Two Chefs
BEST RESTAURANT IN SOUTH MIAMI Two Chefs 8287 S. Dixie Highway

South Miami

305-663-2100 Recognizing Two Chefs as the finest dining option in South Miami is like giving the New England Patriots an award for being the best football team in New England. Both are good enough to win outside such limited arenas. For eight years now this engaging contemporary American bistro has been consistently rewarding diners with fresh and innovative fare far from fashionable South Beach in both distance and style -- no pretension, just high-quality ingredients, solid cooking technique, intense flavors, and a deep passion for great food. Chef Jan Jorgenson and his veteran culinary staff, whom you can catch glimpses of through a partially open kitchen, conjure up an impressively eclectic range of menu options: flatbreads from a flaming brick oven in the back of the room with wispy, crisp crusts and creative toppings; inventive appetizers such as cured salmon with bacon and baby artichokes; an amazing risotto with smoked duck and homemade mozzarella; rustic comfort dishes like barbecued meatloaf or escargot potpie; a highbrow beef carpaccio with dwarf peaches and truffle; and soufflés in many flavors. The wine list is as quirky and exceptional as the cuisine, the waitstaff well versed in the selections, and the bar loaded with hard-to-find spirits. Two Chefs isn't hard to find, but for many it's too far off the beaten path. For appreciative residents of South Miami, it's a championship restaurant in their own back yard.

BEST RESTAURANT IN SOUTH MIAMI Two Chefs 8287 S. Dixie Highway

South Miami

305-663-2100 Recognizing Two Chefs as the finest dining option in South Miami is like giving the New England Patriots an award for being the best football team in New England. Both are good enough to win outside such limited arenas. For eight years now this engaging contemporary American bistro has been consistently rewarding diners with fresh and innovative fare far from fashionable South Beach in both distance and style -- no pretension, just high-quality ingredients, solid cooking technique, intense flavors, and a deep passion for great food. Chef Jan Jorgenson and his veteran culinary staff, whom you can catch glimpses of through a partially open kitchen, conjure up an impressively eclectic range of menu options: flatbreads from a flaming brick oven in the back of the room with wispy, crisp crusts and creative toppings; inventive appetizers such as cured salmon with bacon and baby artichokes; an amazing risotto with smoked duck and homemade mozzarella; rustic comfort dishes like barbecued meatloaf or escargot potpie; a highbrow beef carpaccio with dwarf peaches and truffle; and soufflés in many flavors. The wine list is as quirky and exceptional as the cuisine, the waitstaff well versed in the selections, and the bar loaded with hard-to-find spirits. Two Chefs isn't hard to find, but for many it's too far off the beaten path. For appreciative residents of South Miami, it's a championship restaurant in their own back yard.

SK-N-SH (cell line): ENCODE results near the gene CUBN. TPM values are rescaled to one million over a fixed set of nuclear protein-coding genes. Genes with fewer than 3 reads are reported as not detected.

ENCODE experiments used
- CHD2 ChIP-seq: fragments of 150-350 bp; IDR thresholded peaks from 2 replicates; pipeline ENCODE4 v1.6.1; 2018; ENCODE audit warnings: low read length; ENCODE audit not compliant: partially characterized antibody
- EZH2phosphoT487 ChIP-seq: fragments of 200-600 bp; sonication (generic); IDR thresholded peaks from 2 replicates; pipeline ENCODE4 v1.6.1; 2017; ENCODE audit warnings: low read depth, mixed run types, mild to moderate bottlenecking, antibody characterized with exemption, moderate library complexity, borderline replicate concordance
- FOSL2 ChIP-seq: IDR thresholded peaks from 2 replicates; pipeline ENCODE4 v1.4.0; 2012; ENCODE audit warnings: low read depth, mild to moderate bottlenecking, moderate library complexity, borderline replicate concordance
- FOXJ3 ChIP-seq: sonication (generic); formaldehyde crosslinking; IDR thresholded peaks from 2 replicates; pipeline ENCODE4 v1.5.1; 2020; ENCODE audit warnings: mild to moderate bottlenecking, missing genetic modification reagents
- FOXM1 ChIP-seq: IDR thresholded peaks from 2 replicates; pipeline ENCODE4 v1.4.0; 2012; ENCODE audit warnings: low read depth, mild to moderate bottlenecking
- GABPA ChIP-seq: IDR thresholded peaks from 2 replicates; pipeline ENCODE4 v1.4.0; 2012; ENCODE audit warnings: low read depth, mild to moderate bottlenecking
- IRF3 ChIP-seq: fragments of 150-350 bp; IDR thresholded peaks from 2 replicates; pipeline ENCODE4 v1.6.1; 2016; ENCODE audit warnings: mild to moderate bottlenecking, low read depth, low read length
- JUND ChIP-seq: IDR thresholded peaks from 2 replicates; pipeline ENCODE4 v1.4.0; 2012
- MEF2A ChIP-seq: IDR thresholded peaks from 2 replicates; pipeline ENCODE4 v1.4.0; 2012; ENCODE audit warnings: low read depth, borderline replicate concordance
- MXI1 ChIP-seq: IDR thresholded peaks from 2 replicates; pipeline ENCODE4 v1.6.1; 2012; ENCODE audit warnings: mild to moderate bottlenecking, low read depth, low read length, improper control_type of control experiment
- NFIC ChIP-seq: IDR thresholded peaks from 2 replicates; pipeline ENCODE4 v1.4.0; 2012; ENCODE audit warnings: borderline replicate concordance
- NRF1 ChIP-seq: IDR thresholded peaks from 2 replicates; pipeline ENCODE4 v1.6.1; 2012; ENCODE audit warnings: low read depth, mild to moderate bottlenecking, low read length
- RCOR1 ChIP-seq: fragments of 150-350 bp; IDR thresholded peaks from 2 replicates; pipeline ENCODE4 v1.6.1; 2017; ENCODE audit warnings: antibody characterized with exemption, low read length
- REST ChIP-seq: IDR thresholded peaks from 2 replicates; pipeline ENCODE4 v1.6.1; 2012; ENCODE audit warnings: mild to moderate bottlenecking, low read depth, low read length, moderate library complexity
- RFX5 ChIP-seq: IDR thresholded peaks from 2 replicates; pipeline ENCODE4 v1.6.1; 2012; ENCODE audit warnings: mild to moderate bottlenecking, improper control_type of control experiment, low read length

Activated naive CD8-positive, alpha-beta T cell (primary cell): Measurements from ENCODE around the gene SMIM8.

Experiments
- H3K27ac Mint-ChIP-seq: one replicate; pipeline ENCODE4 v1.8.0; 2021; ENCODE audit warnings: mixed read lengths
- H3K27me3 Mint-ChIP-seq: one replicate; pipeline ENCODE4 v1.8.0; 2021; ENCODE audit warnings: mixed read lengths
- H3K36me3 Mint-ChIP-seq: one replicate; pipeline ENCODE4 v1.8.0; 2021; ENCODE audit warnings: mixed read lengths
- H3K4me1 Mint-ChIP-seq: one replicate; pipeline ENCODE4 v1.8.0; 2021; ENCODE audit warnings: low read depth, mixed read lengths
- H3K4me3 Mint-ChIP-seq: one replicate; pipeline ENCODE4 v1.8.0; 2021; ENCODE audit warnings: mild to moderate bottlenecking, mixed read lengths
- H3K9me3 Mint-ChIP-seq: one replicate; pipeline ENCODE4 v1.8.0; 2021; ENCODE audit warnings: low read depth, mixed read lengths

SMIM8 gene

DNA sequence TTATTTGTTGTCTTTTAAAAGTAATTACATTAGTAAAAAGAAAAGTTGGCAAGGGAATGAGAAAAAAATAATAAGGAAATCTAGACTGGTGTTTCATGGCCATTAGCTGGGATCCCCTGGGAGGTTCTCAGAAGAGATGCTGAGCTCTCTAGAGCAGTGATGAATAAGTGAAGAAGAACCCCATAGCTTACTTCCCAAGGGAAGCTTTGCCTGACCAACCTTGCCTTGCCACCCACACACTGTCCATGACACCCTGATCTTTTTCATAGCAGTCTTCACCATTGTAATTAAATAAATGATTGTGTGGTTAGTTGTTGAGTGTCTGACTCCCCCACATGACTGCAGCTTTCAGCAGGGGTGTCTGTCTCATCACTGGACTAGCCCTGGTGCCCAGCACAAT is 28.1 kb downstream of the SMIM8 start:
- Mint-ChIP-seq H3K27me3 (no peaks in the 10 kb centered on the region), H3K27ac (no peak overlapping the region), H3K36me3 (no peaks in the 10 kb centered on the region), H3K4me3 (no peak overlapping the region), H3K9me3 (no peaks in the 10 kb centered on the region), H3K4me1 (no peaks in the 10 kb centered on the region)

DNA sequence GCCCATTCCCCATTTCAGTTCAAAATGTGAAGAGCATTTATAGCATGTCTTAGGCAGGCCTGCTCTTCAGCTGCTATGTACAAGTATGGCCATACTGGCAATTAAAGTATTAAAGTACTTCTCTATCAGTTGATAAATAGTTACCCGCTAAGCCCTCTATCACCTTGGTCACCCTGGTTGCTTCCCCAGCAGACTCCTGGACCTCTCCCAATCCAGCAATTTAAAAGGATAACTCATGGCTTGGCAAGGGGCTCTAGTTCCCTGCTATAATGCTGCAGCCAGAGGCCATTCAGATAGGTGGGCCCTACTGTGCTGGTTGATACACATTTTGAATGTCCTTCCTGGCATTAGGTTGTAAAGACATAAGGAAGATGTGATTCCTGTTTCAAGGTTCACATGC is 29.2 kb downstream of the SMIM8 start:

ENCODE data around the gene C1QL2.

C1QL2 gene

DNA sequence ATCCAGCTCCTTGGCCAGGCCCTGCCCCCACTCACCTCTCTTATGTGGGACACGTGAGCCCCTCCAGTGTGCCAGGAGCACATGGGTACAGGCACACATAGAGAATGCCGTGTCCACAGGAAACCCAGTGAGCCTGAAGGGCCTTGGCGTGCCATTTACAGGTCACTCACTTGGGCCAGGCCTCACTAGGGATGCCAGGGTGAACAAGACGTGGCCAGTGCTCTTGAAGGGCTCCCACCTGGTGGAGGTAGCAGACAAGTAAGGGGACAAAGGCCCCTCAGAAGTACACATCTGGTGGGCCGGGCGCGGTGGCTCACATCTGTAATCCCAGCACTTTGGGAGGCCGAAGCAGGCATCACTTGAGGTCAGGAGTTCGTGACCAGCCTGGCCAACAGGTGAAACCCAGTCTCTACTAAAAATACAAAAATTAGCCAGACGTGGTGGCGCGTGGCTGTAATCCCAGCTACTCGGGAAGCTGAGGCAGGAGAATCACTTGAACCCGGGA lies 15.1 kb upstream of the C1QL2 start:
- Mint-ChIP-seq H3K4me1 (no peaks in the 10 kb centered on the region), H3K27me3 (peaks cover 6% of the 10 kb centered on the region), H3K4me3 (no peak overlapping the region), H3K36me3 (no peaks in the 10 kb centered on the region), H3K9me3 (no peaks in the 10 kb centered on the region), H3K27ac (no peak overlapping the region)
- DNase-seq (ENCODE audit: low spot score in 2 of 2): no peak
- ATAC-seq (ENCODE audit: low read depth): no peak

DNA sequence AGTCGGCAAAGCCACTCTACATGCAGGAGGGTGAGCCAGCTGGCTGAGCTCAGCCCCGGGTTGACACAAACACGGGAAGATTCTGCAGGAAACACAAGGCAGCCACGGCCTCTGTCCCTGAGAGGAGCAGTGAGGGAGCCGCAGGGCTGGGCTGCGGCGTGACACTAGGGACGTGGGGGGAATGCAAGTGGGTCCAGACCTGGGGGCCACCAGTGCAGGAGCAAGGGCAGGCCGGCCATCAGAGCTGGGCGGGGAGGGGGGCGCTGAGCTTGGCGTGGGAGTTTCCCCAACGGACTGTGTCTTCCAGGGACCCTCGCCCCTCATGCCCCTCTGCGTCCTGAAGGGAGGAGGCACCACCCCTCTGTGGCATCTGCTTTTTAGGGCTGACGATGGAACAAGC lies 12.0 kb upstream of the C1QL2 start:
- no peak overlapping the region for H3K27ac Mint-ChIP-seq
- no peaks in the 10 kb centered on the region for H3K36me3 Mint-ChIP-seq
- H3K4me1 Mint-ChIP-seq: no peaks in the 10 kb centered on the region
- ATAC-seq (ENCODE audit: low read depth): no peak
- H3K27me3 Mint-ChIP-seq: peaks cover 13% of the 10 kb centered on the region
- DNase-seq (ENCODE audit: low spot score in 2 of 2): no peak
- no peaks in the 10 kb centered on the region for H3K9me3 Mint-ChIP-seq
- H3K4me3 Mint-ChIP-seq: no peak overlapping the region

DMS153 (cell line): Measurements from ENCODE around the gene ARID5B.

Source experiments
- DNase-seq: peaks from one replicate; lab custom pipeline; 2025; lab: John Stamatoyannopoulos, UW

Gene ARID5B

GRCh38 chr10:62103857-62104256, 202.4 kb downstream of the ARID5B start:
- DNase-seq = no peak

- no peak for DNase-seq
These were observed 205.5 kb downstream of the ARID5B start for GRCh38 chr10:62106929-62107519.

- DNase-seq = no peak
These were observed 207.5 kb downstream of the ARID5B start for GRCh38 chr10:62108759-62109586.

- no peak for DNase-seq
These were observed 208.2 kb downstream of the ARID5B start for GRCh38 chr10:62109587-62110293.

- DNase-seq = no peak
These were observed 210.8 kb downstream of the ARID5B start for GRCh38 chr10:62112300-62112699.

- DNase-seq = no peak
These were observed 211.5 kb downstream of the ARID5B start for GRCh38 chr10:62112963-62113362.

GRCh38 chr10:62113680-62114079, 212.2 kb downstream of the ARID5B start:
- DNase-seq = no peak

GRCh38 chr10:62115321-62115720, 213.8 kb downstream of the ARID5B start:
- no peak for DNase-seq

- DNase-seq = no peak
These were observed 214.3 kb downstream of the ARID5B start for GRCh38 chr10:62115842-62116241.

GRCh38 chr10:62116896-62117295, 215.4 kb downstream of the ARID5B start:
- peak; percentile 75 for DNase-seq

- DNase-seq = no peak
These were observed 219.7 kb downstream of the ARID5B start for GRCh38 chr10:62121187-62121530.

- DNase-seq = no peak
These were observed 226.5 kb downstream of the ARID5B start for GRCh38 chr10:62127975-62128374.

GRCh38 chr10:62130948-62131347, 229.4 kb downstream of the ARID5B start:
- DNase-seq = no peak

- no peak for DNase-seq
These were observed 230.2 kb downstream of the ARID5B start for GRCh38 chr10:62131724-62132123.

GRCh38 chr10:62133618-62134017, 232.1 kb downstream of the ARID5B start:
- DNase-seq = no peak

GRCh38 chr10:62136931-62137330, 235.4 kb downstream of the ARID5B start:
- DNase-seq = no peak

Ortanique on the Mile
Photo courtesy of Ortanique on the Mile
BEST RESTAURANT NAME Ortanique on the Mile 278 Miracle Mile

Coral Gables

305-446-7710

www.cindyhutsoncuisine.com Once we eliminated all one-word monikers owing to lack of distinctiveness (Acqua, Ago, Atrio, Azul, Balans, Baleen, Chispa, Ola, Spris, Talula, Tiramisu, Touch, Wish), we were pretty much down to Schnitzel Haus, Tap Tap, Pacific Time, and a few others. One great other: Ortanique on the Mile. The ortanique is a hybrid tropical fruit (lemon and orange), which fits this contemporary Caribbean restaurant like a garden glove. On the Mile is a romantic phrasing of location. Together the words roll off the tongue like the title of a poem -- unique, imaginative, and functional. Plus Ortanique is a great restaurant, and we wouldn't give this particular award to anything less.

BEST RESTAURANT NAME Ortanique on the Mile 278 Miracle Mile

Coral Gables

305-446-7710

www.cindyhutsoncuisine.com Once we eliminated all one-word monikers owing to lack of distinctiveness (Acqua, Ago, Atrio, Azul, Balans, Baleen, Chispa, Ola, Spris, Talula, Tiramisu, Touch, Wish), we were pretty much down to Schnitzel Haus, Tap Tap, Pacific Time, and a few others. One great other: Ortanique on the Mile. The ortanique is a hybrid tropical fruit (lemon and orange), which fits this contemporary Caribbean restaurant like a garden glove. On the Mile is a romantic phrasing of location. Together the words roll off the tongue like the title of a poem -- unique, imaginative, and functional. Plus Ortanique is a great restaurant, and we wouldn't give this particular award to anything less.

Best Of Miami®

Best Of Miami®